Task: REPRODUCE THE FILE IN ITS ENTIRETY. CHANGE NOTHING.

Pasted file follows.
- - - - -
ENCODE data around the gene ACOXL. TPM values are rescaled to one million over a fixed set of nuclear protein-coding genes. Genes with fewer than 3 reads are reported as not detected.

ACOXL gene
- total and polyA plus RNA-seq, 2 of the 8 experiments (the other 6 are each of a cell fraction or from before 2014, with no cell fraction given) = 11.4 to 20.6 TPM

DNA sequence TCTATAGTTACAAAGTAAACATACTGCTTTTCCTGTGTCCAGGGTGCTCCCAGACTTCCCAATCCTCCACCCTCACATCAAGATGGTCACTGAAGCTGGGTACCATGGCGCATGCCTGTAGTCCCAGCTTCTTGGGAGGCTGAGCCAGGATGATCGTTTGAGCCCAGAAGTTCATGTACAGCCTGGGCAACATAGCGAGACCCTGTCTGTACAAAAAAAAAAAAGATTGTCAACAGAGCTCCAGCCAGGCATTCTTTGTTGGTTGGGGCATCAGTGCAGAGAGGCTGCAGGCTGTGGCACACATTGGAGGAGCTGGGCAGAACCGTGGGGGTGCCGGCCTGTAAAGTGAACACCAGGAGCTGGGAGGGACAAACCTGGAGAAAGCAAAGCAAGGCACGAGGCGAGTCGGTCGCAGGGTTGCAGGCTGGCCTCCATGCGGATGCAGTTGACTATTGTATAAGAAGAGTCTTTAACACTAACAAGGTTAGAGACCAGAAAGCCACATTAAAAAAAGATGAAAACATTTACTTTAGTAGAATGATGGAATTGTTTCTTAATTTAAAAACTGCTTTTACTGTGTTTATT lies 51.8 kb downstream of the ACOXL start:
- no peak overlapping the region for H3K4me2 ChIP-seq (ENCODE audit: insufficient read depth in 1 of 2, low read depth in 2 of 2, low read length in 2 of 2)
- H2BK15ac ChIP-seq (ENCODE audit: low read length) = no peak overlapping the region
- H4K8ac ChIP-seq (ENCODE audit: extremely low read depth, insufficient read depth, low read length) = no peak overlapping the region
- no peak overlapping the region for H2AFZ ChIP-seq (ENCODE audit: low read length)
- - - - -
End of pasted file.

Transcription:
ENCODE data around the gene ACOXL. TPM values are rescaled to one million over a fixed set of nuclear protein-coding genes. Genes with fewer than 3 reads are reported as not detected.

ACOXL gene
- total and polyA plus RNA-seq, 2 of the 8 experiments (the other 6 are each of a cell fraction or from before 2014, with no cell fraction given) = 11.4 to 20.6 TPM

DNA sequence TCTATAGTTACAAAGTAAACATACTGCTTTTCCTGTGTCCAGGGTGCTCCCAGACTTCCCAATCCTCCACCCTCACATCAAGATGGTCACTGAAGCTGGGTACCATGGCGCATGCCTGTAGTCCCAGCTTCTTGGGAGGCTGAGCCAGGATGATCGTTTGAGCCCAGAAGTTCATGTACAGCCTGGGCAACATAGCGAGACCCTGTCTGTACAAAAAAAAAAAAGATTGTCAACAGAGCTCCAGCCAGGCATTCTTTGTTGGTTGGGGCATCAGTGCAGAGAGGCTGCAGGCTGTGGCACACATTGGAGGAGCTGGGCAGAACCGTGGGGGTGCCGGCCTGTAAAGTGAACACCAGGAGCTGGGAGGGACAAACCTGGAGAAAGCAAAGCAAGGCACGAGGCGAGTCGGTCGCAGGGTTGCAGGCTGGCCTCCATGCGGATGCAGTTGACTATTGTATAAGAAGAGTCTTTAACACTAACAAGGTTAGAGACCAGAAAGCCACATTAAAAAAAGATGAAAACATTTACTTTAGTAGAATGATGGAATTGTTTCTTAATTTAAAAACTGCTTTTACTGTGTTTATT lies 51.8 kb downstream of the ACOXL start:
- no peak overlapping the region for H3K4me2 ChIP-seq (ENCODE audit: insufficient read depth in 1 of 2, low read depth in 2 of 2, low read length in 2 of 2)
- H2BK15ac ChIP-seq (ENCODE audit: low read length) = no peak overlapping the region
- H4K8ac ChIP-seq (ENCODE audit: extremely low read depth, insufficient read depth, low read length) = no peak overlapping the region
- no peak overlapping the region for H2AFZ ChIP-seq (ENCODE audit: low read length)